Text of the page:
facebook googleplus twitteryoutube
JOIN OUR EMAIL LIST VERMONT AFTERSCHOOL EVENTS

May’s Data Digest: Depression and Suicide

Posted on May 3rd, 2019 in: Blog

This blog post, by our Research Analyst Erin Schwab, is part of a monthly series unpacking data from the 2017 YRBS survey and making connections to out-of-school time programming in Vermont.

Ah, spring. Color is finally starts to reappear in our landscapes and the excitement of warm weather and sunshine gives us all a much-needed boost. Or does it? Springtime is actually the peak time of year for suicides. While the reasons are not yet well-understood, April, May and June see a spike in suicides in the northern hemisphere (with the same phenomenon happening in the spring months of October, November and December in the southern hemisphere).

Regardless of the time of year, depressive feelings and thoughts of suicide impact people of all ages. High school students navigating social pressures, bullying, and all kinds of changes and pressure in their lives can be especially vulnerable. Fortunately, we know that opportunities for engagement within school and community such as afterschool activities are protective factors against depression and suicide for adolescents.

Results from the 2017 Youth Risk Behavior Survey (YRBS), which was completed by about 20,000 high school students across Vermont, show a negative correlation between afterschool participation and depression, suicidal behaviors, and self-harm among youth.

One survey item asked the youth whether they felt sad or hopeless — so much so that they stopped doing regular activities — almost every day for at least two weeks in the past year. One-third of students who did not participate in any afterschool programming reported that they had this experience. Among students who participated in between one and four hours of afterschool programming, this rate dropped to 25%. And for students who participated in 5-9 hours of afterschool activities and 10-19 hours, the percentages that said they had been depressed for two weeks was 19% and 18%, respectively.

Afterschool participation was also linked with a decrease in the percentage of youth who reported hurting themselves — such as by intentionally cutting or burning themselves — at some point in the year leading up to the survey. Twenty-two percent of students who were not participating in any afterschool activities at the time of the survey reported hurting themselves at some point in the most recent year. This percentage dropped to 15% for students who participated in between one and four hours of weekly afterschool programming and to 13% for students who participated in between five and 19 hours of weekly afterschool programming.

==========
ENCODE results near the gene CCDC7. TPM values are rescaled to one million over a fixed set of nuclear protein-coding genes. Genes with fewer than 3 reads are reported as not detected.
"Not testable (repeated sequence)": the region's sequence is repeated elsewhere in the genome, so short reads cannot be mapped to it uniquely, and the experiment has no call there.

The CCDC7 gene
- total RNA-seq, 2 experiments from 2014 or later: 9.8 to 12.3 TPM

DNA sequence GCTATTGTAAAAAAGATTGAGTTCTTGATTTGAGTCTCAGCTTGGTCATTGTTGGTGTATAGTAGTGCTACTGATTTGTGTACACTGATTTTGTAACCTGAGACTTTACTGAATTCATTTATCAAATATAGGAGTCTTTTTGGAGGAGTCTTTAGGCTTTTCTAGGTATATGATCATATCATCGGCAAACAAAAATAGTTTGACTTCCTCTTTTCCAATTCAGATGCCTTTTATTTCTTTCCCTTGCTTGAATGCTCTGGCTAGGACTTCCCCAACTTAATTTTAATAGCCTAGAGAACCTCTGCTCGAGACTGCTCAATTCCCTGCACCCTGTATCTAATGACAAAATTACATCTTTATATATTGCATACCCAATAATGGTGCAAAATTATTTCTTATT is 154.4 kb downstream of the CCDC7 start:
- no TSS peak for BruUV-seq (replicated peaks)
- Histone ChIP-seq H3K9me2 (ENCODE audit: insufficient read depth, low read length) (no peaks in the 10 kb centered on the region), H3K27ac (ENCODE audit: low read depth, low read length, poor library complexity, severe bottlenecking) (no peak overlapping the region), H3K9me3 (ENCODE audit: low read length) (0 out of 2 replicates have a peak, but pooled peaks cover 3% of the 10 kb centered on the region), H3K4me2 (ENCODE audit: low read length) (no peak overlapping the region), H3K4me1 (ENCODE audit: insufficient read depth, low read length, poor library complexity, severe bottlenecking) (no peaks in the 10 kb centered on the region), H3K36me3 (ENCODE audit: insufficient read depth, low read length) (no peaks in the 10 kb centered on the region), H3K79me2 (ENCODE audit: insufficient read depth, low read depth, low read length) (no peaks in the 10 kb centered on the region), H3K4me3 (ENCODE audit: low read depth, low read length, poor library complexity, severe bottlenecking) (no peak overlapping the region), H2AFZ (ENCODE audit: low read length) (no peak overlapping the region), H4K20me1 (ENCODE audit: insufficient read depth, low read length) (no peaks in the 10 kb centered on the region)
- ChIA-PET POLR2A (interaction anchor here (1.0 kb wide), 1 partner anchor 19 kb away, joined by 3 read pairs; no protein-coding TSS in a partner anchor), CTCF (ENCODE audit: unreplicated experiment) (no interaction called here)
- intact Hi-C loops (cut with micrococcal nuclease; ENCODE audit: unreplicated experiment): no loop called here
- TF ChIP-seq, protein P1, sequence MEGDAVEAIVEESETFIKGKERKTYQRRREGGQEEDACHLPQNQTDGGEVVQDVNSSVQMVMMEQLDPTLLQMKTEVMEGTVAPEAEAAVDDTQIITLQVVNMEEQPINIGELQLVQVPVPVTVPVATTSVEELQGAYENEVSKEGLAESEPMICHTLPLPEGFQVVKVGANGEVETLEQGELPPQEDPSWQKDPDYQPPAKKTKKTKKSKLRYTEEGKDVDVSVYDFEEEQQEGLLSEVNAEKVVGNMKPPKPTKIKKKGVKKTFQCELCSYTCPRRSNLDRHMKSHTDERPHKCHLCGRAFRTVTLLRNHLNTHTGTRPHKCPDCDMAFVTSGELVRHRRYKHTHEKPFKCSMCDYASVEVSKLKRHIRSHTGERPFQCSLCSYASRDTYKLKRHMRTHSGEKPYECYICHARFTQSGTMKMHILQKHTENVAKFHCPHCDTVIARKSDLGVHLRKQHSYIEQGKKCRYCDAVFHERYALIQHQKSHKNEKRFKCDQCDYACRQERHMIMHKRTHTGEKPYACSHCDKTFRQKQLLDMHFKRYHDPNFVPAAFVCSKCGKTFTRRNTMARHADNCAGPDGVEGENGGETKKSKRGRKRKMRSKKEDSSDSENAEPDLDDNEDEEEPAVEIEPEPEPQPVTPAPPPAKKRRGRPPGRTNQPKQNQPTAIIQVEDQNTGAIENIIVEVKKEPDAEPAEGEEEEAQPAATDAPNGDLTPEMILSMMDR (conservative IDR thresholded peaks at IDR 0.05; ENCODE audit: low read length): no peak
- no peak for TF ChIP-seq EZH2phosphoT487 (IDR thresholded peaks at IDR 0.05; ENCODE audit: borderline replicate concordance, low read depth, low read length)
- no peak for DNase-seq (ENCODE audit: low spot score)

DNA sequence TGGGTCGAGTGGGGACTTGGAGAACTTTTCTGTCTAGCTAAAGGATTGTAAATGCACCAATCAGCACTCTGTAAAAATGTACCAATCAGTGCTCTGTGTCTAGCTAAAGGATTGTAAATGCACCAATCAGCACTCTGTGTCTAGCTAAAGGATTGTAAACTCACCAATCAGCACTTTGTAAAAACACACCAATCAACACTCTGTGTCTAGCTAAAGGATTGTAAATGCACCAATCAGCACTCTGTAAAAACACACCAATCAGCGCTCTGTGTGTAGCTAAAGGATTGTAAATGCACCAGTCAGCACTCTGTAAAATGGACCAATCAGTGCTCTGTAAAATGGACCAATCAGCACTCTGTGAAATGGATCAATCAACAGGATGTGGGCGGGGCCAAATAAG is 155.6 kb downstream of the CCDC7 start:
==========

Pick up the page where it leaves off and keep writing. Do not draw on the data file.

Some high school students went so far as to make a suicide plan in the year preceding the survey. Fifteen percent of students who were not enrolled in any afterschool activities reported that they had made a suicide plan at some point. Among students who participated in between one and four hours of weekly programming, this percentage decreased to 10%. For students who participated in between five and 19 hours of weekly afterschool programming, 9% reported having made a suicide plan at some point that year.

Finally, a small but significant percentage of high school students in Vermont actually attempted suicide in the year leading up to the 2017 YRBS. Eight percent of students who were not enrolled in any afterschool activities reported that they had attempted suicide at some point. Among students who participated in between one and four hours of weekly programming, this rate decreased to 5%. For students who participated in between five and 19 hours of weekly afterschool programming, 4% reported having attempted suicide at some point that year.

While we don’t like seeing that any amount of high school students in Vermont are depressed and/or suicidal, we are encouraged by the fact that afterschool participation help bring these percentages down. The more that youth can feel connected with their school and community and have a voice, the less likely they will fall victim to depression, self-harm and thoughts and attempts of suicide.

Please note: If you know someone who is thinking about hurting themselves and/or committing suicide, reach out to the national suicide hotline (24/7) at 1-800-273-8255.

Read past Data Digest blog posts here:

Join Our Email List
Join Our Email List
Visit us on Facebook

  © 2016   About Us  /  Contact Us